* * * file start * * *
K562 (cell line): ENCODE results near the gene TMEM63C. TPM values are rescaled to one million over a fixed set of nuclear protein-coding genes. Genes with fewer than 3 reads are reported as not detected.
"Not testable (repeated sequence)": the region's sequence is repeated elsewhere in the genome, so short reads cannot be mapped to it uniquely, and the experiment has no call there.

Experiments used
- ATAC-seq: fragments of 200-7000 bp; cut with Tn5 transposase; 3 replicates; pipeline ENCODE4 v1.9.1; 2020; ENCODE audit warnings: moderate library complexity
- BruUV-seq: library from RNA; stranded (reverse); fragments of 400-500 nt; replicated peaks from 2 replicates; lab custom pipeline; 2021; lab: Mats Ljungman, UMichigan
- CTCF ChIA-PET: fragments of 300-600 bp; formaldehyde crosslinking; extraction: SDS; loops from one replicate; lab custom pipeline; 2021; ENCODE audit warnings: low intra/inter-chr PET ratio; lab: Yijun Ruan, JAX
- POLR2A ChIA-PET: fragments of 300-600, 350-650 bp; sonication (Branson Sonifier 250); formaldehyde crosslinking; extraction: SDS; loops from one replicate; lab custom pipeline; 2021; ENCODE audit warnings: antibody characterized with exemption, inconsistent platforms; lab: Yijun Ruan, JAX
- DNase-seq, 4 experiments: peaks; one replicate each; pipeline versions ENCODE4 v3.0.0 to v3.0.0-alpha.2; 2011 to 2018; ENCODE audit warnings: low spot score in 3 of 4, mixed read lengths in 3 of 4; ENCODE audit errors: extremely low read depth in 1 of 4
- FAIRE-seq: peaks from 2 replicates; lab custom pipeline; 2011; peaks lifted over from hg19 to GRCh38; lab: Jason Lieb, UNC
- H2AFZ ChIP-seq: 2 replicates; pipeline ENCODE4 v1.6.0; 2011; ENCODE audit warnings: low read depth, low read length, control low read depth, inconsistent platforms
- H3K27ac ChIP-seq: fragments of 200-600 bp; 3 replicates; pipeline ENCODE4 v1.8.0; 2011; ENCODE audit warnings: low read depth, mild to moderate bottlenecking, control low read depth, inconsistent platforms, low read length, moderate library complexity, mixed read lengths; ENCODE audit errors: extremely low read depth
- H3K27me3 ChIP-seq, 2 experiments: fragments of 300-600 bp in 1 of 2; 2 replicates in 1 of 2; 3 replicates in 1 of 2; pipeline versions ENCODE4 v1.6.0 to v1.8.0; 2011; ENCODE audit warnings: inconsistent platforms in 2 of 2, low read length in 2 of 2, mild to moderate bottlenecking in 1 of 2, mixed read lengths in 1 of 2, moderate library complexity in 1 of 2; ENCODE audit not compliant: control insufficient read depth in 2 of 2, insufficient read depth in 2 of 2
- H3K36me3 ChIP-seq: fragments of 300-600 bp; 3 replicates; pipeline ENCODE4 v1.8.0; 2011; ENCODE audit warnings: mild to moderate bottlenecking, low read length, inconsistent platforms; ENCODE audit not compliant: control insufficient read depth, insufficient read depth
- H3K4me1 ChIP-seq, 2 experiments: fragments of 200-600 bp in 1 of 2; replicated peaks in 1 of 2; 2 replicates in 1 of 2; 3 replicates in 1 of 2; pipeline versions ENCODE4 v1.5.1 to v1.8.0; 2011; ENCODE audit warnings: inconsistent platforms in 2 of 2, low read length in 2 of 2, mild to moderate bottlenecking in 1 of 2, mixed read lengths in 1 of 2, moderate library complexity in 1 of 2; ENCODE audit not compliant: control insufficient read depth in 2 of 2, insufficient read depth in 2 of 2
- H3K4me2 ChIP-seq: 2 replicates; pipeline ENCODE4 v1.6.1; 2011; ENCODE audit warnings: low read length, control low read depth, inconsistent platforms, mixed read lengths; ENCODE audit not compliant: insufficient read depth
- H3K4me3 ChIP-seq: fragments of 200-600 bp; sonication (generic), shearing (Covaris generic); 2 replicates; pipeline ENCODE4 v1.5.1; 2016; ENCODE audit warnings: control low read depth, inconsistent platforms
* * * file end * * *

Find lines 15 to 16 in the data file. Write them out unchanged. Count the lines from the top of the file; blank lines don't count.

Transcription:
- H3K4me2 ChIP-seq: 2 replicates; pipeline ENCODE4 v1.6.1; 2011; ENCODE audit warnings: low read length, control low read depth, inconsistent platforms, mixed read lengths; ENCODE audit not compliant: insufficient read depth
- H3K4me3 ChIP-seq: fragments of 200-600 bp; sonication (generic), shearing (Covaris generic); 2 replicates; pipeline ENCODE4 v1.5.1; 2016; ENCODE audit warnings: control low read depth, inconsistent platforms